Snow Woman from

Tin-tin  Bluntly put, the tin-tin is a rapist from Ecuador.  He whistles to lure young girls, then takes them to his cave where he rapes them, leaving them alive but pregnant.

Uahti  The Uahti are also rapists.  Hailing from the Amazon region, these grotesque beings are described as being short, with large bellies, toeless feet, and giant penises who abduct and rape both men AND women draining their life force.  Their presence is announced with a flurry of vampire bats.

Vjesci  The Vjesci is related to the Nachzehrer, and also comes from the same region where the Kashub people resided.  A vjesci, however, could be identified at birth.  Any baby born with a caul over its face was thought to be a vjesci and so to prevent the child from turning upon death, the caul was burned and the ashes fed to the child at the age of seven (kinda like how Mercy Brown's heart ashes were fed to her brother). Also similar to the Nachzehrer, a vjesci could be identified upon death if the left eye was left open.  That's where the similarities end, however.  The vjesci actually physically attacks its victims, sucking blood from a wound directly over its victim's heart.

Sorry; couldn't find anything for W.  Have any suggestions?

Xiang shi  The concept of this entity takes a little time to wrap one's head around it...but its a Chinese demon entity and not explicitly a vampire.  In Chinese lore, every person has two souls:  the po and the hun, which is the higher soul.  Either one of these souls can stay with the body after death, but if the po stays, the body is at risk of being possessed by evil spirits or demons...including the Xiang Shi.  The demonic being isn't the corpse itself, but lives within the host corpse, keeping it alive by sucking the blood or eating the flesh of living hosts or even other corpses.  It is distinguished by its red eyes.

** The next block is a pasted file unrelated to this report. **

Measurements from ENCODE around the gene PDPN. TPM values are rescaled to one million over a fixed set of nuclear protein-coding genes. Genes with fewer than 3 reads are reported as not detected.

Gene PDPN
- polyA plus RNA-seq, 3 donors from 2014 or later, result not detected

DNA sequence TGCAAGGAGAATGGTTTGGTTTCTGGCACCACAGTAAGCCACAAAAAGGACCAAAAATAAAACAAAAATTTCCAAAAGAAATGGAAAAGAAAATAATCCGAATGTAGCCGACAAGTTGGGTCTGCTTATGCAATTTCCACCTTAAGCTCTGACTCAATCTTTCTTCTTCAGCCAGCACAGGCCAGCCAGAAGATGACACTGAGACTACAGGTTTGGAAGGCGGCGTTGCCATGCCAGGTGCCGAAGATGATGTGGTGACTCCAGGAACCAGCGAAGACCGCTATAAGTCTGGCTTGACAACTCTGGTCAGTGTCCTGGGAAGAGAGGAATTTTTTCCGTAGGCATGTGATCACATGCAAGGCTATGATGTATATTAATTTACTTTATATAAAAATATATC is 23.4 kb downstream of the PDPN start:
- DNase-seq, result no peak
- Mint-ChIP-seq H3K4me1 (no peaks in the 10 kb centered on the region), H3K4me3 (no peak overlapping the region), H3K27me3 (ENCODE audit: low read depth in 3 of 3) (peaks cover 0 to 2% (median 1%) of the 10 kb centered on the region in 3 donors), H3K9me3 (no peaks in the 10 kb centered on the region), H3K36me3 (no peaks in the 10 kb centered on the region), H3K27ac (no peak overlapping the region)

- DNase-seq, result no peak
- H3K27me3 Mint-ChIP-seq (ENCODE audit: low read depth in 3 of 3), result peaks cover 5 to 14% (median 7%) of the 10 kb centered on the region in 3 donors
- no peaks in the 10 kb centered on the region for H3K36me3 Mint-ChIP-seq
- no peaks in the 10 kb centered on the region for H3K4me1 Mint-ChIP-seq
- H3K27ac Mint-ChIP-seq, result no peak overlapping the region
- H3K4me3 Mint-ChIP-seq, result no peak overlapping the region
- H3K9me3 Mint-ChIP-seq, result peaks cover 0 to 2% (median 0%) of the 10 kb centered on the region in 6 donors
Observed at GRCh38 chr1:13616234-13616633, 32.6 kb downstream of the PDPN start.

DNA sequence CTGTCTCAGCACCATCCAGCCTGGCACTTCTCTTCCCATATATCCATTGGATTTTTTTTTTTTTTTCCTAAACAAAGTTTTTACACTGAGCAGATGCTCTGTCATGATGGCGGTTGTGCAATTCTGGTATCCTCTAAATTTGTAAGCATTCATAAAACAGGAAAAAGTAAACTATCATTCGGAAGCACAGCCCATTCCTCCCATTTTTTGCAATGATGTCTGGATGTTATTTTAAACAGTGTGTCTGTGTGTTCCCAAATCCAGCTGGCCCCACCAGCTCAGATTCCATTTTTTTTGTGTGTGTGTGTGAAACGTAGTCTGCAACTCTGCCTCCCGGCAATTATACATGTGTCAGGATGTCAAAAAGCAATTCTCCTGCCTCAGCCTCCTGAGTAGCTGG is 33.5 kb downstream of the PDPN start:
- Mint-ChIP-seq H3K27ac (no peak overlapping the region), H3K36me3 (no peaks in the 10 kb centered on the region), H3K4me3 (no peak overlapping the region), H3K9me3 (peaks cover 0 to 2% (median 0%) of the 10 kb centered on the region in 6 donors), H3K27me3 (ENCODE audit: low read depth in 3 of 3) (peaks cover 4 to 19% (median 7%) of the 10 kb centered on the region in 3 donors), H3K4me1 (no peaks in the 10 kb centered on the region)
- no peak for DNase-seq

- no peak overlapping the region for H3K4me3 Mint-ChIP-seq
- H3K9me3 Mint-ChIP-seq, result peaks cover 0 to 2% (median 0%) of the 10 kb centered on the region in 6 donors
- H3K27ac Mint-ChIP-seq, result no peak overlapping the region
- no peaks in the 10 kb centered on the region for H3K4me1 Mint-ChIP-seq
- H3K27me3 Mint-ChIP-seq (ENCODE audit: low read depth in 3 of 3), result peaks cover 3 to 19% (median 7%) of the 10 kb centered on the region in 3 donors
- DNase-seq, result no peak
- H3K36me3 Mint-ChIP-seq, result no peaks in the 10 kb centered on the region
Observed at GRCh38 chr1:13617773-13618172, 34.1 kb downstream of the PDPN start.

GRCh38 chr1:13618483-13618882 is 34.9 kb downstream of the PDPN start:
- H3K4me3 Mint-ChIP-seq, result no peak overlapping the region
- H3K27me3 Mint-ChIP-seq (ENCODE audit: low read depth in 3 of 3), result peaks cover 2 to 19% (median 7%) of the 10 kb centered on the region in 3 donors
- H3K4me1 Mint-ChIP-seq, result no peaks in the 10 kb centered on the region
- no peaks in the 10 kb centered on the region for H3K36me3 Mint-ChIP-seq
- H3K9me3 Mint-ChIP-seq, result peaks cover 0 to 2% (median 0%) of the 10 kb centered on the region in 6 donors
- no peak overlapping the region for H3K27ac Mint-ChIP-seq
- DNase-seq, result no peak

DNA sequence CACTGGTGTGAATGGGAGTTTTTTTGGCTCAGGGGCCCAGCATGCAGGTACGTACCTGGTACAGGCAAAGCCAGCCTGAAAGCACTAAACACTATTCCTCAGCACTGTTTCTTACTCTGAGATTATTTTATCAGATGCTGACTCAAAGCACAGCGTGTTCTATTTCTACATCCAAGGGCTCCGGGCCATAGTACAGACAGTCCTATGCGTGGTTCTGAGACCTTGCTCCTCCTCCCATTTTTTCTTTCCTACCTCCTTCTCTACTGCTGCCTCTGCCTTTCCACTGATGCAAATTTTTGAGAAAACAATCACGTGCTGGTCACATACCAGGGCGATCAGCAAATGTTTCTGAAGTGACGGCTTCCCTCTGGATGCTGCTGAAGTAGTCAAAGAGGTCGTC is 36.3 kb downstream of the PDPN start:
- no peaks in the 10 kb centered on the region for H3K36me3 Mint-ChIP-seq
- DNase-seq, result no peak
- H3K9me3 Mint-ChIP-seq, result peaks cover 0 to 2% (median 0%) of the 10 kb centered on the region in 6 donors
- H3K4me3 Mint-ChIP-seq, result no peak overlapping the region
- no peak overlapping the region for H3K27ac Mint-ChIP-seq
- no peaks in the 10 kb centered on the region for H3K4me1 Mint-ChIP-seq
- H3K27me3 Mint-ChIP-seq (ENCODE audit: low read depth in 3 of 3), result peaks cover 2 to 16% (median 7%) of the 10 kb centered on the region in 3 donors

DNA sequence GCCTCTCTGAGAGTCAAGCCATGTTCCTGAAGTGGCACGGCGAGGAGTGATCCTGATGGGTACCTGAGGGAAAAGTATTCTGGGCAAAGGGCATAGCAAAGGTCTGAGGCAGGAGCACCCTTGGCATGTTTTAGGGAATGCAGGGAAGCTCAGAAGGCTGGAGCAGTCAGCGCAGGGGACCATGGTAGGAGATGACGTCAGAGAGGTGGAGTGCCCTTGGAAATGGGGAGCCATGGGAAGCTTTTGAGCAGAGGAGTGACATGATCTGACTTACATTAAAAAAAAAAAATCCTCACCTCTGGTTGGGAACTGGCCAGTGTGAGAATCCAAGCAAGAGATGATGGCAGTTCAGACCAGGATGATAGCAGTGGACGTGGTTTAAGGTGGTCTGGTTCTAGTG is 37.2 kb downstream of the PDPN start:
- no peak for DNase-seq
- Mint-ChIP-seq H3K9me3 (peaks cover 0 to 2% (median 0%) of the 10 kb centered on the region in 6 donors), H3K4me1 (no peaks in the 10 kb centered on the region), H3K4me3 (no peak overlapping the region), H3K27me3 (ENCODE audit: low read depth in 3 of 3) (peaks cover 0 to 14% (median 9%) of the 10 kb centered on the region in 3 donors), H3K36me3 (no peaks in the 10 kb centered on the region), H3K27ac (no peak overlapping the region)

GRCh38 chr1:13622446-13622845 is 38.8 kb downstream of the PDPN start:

Yuruga  Every online search for this particular entity basically cites and contains ONLY the information from Rosemary's book, lol.  So, anyway, the Yuruga is an example of a vampire legend from Prussia.  The Yuruga allegedly smells so repulsive that its stench can be smelled from a mile away--a trait useful for vampire hunters and would-be victims, but awfully unfortunate for, and counter-intuitive of the vampire's sensitivity to smell that was discussed yesterday.

This is interesting...another Theresa apparently had a similar idea!
The Real Lost Boys

No comments:

Post a Comment